September 14, 2020
As the 2020 U.S. presidential election looms, social media platforms are launching strategies to combat false claims and misinformation. Internet companies anticipate a tsunami of this type of content in the lead-up to the election. Google, for example, said it would block some autocomplete search suggestions in an effort to combat misinformation, and Twitter said it would more aggressively label or remove tweets that undermine confidence in the election or promote disputed information. Twitter and Facebook plan to ban new political ads the week leading up to the election. Facebook, meanwhile, is also working to prevent climate misinformation.
The Wall Street Journal reports that, for Twitter, “the changes could affect tweets claiming victory before election results have been certified; posting unverified information about ballot tampering or other matters that could undermine confidence; or including false or misleading information that causes confusion about laws, regulations, officials or institutions related to elections.”
Tweets labeled under the expanded policy “will have reduced visibility across the platform … [although] people following accounts whose tweets are labeled or removed can still view and retweet the content.”
Google senior director for global policy and standards David Graff said, “the search engine … would remove any incorrect election information from some results that aren’t caught by the search engine’s automated systems.” The company did not say, however, that “it would remove all incorrect information that’s displayed in search.”
A 2016 internal study revealed that Google returned misinformation on between 0.1 percent to 0.25 percent of search inquiries, which amounts to almost two billion searches per year. Twitter and Facebook stated they would ban new political ads the week before the November 3 election “and seek to flag any candidates’ premature claims of victory.”
Bloomberg reports that Google “will block some autocomplete search suggestions to stop misinformation spreading online during the U.S. presidential election in November.” It will, for example, “remove predictions that could be interpreted as claims for or against any candidate or political party … [and] pull claims from the autocomplete feature about participation in the election, including statements about voting methods, requirements, the status of voting locations and election security.”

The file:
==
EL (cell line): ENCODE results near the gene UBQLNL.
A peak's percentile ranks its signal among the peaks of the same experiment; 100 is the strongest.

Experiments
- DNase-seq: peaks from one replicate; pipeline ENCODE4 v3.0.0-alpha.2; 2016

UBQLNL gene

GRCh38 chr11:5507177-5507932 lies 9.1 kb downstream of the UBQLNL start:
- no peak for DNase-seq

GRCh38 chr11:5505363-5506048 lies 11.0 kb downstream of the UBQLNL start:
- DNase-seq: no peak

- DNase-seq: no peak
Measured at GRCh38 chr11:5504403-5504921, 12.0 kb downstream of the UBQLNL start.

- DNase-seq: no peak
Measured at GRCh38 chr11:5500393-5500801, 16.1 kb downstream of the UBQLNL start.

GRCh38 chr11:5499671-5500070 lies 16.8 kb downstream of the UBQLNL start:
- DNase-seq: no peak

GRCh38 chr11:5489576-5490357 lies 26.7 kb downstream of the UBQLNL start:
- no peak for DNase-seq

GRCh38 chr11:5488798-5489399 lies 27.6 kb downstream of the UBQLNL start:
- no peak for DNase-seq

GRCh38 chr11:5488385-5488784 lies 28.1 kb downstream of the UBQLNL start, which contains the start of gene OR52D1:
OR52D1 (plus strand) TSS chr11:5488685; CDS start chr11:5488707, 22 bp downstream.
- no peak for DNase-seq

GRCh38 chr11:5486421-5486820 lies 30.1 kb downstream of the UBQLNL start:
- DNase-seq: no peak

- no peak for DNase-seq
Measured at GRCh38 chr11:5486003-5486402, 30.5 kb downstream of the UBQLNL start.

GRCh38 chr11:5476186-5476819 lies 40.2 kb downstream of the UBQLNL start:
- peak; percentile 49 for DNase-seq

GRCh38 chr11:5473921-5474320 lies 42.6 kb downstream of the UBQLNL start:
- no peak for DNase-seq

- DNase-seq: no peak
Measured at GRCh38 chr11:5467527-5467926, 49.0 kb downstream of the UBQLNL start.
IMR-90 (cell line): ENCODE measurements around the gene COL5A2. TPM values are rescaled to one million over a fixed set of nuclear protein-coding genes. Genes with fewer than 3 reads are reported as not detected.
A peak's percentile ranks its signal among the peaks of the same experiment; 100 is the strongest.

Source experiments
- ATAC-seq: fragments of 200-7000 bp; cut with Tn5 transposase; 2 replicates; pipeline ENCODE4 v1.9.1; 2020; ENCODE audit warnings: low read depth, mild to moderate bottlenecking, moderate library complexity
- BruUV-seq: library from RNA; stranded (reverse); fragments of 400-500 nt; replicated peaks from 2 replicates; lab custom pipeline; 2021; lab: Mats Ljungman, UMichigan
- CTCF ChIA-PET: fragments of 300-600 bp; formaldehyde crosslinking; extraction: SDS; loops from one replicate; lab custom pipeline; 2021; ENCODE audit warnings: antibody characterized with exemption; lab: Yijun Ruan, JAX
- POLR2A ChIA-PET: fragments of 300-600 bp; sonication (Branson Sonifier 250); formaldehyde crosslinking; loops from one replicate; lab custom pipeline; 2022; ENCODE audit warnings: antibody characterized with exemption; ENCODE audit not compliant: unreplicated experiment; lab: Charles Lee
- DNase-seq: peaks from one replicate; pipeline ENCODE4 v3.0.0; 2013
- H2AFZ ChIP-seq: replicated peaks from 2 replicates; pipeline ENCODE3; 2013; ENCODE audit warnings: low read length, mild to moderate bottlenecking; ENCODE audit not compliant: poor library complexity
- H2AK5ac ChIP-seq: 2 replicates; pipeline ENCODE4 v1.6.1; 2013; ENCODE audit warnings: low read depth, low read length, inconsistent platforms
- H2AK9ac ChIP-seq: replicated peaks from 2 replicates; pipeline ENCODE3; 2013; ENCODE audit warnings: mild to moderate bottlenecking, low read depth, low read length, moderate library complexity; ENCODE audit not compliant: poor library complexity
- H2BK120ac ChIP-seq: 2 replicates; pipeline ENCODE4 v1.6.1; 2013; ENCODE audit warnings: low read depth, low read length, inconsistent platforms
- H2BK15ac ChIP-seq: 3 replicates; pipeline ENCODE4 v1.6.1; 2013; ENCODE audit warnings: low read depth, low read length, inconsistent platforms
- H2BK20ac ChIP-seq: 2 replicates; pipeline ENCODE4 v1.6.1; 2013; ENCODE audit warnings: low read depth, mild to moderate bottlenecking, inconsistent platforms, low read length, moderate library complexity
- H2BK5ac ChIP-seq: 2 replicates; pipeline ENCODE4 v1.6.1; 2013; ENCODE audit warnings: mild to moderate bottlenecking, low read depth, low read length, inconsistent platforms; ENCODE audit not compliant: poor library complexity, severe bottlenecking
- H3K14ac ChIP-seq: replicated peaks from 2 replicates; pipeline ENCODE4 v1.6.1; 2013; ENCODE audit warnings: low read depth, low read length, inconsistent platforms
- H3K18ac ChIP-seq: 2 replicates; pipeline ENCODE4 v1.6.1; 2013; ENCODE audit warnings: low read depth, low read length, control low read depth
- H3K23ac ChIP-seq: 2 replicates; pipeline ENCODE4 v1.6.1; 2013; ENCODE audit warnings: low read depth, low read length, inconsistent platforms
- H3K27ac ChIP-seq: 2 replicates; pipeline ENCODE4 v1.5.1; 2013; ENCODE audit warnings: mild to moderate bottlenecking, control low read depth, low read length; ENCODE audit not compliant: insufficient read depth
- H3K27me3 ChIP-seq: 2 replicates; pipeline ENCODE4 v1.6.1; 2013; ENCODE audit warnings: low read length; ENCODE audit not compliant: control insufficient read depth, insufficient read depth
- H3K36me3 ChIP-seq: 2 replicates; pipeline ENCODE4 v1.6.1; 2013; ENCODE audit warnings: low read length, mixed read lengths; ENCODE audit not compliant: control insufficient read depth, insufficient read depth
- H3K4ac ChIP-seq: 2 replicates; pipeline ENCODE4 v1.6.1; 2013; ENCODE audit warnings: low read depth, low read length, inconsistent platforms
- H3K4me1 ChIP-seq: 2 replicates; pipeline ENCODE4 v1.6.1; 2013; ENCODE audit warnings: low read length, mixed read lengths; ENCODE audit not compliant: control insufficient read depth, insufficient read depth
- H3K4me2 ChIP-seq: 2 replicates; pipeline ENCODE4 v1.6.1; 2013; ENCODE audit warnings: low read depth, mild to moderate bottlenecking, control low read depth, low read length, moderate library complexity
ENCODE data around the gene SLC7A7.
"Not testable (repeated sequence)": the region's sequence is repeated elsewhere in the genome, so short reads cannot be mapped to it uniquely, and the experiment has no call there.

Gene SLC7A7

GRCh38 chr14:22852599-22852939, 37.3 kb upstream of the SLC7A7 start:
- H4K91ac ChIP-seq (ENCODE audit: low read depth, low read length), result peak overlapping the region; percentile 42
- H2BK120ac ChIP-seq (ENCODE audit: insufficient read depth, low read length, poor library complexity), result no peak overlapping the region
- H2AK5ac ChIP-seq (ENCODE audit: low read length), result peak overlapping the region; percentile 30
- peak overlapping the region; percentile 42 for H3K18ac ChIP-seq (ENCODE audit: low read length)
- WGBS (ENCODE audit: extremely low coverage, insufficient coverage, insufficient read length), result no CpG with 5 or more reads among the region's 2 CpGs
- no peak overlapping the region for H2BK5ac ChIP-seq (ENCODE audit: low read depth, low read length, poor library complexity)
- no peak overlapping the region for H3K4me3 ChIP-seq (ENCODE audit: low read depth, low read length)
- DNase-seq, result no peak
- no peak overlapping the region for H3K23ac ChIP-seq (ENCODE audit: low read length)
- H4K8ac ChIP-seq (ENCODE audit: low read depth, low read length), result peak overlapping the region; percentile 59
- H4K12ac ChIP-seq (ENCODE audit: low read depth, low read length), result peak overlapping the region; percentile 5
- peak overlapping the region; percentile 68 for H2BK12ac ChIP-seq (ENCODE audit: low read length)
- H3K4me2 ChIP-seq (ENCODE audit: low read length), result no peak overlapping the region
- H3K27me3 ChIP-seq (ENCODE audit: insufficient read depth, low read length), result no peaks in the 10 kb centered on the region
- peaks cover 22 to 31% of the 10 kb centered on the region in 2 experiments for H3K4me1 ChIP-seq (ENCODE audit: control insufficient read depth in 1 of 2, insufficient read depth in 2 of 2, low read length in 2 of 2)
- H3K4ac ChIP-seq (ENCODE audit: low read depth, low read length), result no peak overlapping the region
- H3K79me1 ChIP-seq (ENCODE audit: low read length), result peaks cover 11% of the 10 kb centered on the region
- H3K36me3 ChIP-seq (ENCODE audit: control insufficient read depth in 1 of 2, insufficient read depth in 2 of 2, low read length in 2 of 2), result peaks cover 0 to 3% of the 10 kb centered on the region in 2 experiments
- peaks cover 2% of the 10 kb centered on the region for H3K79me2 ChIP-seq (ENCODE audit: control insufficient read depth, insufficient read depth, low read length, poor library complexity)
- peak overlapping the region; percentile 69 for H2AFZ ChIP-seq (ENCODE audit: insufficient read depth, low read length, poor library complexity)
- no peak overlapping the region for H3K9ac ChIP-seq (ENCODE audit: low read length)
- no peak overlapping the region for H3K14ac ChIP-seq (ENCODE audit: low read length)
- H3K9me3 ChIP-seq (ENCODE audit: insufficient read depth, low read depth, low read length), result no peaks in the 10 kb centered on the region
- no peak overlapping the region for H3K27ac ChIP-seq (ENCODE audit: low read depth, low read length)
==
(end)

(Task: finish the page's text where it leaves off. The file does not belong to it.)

Graff noted that this “might mean some perfectly benign predictions get swept up in this,” but the company thinks it is “the most responsible approach, particularly when it comes to elections-related queries.” Google’s autocomplete search and potential manipulation of results “has been debated for years … [but] Google has denied bias in search results.” It has also “pulled more than 200,000 videos and over 100 million ads from its YouTube service to curb disinformation about the coronavirus pandemic.”
Elsewhere, Bloomberg reports that , although “the climate disaster is undeniable to those who have experienced its harms … Facebook is full of misinformation on the topic, which, when noticed and reported by users, is sent to the company’s third-party fact-checkers.” This summer Facebook removed the nonprofit CO2 Coalition, which claimed that carbon dioxide created by humans was beneficial for the planet, “after too many fact violations.” CO2 Coalition, however, successfully appealed its ban.
After pushback from its third-party checker Climate Feedback’s science editor Scott Johnson, Facebook reevaluated its stance. Spokesman Andy Stone said Facebook is now “working on a climate information center, which will display information from scientific sources.”
Twitter Is Tightening Its Rules Against Voting Misinformation, Recode, 9/10/20
Google Says It’s Eliminating Autocomplete Suggestions That Target Candidates or Voting, TechCrunch, 9/10/20
Graphic Video of Suicide Spreads From Facebook to TikTok to YouTube as Platforms Fail Moderation Test, TechCrunch, 9/13/20